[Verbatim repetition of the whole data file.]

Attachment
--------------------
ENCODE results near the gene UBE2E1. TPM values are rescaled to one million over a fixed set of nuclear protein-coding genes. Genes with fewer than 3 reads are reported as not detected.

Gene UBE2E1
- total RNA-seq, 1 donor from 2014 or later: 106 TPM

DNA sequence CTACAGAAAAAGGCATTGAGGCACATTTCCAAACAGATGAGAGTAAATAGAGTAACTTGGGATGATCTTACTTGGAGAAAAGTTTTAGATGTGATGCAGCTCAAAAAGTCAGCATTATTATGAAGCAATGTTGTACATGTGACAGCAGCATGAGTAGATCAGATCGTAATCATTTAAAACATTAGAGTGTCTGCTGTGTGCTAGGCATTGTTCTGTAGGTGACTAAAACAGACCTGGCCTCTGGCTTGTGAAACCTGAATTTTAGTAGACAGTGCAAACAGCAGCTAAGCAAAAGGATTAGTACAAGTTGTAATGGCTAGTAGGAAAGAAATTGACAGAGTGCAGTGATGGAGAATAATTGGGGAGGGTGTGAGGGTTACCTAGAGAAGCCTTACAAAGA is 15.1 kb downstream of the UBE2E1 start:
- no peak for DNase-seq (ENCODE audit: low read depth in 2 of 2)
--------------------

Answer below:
ENCODE results near the gene UBE2E1. TPM values are rescaled to one million over a fixed set of nuclear protein-coding genes. Genes with fewer than 3 reads are reported as not detected.

Gene UBE2E1
- total RNA-seq, 1 donor from 2014 or later: 106 TPM

DNA sequence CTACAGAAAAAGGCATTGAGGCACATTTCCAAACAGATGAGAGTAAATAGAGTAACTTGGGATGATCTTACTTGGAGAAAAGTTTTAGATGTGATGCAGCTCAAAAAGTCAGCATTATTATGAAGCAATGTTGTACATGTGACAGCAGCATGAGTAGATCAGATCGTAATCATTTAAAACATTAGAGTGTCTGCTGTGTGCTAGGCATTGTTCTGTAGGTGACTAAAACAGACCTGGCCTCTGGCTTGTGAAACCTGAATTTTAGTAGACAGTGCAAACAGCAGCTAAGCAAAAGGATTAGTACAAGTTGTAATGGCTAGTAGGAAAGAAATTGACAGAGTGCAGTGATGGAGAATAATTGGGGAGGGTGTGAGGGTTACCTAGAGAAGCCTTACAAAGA is 15.1 kb downstream of the UBE2E1 start:
- no peak for DNase-seq (ENCODE audit: low read depth in 2 of 2)